Tabletop RPGs are all the rage these days so it’s no surprise that the big boys are hopping on the trend and releasing their own video games with their esteemed brands stamped on. Dungeons & Dragons have been doing it for longer than many of us have been alive and I’ve put plenty of time into some of the other titles out there like Vampire: The Masquerade. It was only a matter of time before Pathfinder jumped into the mix and it made quite a splash with Kingmaker, to say the least.
Following the success of the first release, Pathfinder: Wrath of the Righteous has arrived with a host of significant improvements. Though it follows in Kingmaker’s legacy by having a number of troubling bugs on release, a new class lineup alone is likely to be worth it to the Pathfinder fans while it continues to get hammered into shape with regular updates.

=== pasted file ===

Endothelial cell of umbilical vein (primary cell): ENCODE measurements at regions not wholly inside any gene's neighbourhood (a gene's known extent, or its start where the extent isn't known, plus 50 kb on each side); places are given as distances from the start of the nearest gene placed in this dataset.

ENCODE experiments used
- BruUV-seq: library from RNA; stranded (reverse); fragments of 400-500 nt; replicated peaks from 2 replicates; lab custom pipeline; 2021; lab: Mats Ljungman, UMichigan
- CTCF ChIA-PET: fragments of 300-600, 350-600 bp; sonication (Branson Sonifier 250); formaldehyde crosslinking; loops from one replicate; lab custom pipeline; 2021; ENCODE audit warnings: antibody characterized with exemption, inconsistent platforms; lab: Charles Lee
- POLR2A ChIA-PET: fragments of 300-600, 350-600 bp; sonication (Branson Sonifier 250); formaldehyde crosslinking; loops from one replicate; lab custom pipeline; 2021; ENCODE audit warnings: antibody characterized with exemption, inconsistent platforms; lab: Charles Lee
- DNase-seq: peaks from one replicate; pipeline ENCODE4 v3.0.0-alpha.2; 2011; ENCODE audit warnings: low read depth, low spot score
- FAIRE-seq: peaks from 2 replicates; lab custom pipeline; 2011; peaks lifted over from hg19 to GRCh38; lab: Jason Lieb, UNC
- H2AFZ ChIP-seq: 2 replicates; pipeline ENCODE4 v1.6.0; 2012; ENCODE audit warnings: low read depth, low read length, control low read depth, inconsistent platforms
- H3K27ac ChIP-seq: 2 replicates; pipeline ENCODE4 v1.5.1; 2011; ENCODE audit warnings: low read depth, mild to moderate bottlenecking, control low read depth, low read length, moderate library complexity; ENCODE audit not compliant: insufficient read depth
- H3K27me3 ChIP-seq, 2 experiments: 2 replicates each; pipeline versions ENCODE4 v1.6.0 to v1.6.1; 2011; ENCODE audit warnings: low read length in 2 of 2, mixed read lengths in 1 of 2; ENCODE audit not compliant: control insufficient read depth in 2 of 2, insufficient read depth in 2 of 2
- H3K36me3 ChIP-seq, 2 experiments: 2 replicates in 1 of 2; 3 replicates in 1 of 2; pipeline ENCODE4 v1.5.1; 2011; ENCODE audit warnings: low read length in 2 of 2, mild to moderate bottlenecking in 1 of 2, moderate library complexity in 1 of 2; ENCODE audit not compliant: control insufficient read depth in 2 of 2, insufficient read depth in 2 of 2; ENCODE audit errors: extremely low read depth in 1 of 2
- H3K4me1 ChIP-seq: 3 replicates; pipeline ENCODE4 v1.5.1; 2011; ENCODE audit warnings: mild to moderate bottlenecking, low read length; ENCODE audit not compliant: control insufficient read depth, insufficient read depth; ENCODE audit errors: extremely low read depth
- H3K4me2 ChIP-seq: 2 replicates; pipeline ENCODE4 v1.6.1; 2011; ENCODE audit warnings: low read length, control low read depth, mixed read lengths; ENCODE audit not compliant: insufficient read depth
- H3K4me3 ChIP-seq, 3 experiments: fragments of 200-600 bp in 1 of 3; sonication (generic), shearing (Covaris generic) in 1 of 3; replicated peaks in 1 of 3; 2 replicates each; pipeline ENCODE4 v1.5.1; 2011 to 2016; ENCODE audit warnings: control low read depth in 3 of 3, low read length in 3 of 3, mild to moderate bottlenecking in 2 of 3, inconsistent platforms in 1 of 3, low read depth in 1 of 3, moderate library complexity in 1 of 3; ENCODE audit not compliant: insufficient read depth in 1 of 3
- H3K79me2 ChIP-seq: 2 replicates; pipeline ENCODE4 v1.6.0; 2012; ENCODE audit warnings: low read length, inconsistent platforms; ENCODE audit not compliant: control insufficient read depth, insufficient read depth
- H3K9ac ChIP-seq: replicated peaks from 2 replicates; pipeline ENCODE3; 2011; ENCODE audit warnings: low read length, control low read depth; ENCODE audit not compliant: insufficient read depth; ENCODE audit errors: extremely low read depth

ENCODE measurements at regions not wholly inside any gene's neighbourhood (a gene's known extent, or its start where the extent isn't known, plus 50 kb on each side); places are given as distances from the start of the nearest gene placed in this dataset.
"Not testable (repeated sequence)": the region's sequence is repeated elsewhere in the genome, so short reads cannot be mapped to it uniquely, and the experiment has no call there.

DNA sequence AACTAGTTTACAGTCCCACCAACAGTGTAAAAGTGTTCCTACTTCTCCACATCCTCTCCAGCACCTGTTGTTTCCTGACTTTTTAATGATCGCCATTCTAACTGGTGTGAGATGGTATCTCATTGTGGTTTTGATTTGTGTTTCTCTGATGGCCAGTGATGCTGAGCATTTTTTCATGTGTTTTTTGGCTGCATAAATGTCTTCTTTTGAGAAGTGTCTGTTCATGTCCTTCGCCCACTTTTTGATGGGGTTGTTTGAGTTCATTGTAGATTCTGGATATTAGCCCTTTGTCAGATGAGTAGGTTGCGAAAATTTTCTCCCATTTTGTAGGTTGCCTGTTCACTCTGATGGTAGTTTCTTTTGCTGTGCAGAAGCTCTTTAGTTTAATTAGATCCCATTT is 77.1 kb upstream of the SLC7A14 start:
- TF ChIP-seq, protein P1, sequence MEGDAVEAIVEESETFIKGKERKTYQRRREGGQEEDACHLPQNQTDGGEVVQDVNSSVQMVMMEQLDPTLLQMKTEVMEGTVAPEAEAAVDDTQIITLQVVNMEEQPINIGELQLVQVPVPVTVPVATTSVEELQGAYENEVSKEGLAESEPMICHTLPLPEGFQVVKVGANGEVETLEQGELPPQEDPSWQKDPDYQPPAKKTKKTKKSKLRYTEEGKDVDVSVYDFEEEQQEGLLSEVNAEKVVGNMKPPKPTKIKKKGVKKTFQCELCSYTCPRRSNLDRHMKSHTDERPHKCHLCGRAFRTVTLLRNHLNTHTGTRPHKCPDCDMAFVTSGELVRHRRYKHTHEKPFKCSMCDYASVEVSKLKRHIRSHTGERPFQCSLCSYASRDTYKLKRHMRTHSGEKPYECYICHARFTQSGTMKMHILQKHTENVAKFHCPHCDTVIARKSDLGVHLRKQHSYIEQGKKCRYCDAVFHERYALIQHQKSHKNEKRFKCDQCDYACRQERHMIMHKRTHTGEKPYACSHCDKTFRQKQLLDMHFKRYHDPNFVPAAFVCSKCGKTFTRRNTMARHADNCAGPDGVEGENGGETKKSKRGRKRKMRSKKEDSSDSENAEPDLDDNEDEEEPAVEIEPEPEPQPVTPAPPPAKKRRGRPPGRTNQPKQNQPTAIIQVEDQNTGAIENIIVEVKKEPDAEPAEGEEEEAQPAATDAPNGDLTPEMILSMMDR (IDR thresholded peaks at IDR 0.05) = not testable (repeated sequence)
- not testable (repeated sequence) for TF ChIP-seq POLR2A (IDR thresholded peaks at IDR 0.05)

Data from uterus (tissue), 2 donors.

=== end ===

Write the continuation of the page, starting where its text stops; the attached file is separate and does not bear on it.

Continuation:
Demons & Dragons
Surprise, surprise, Wrath of the Righteous opens up with us having a serious case of amnesia. I’m sure that any RPG fan has absolutely never heard of a protagonist who can’t remember anything before the start of the game, but here we are. Though you’re waking up at a city-sized festival, you’re not in for a good time. A demon lord springs into action with a massive army of demonic beings and causes some serious problems, not the least of which is the city’s legendary dragon protector being swiftly cut out of the picture.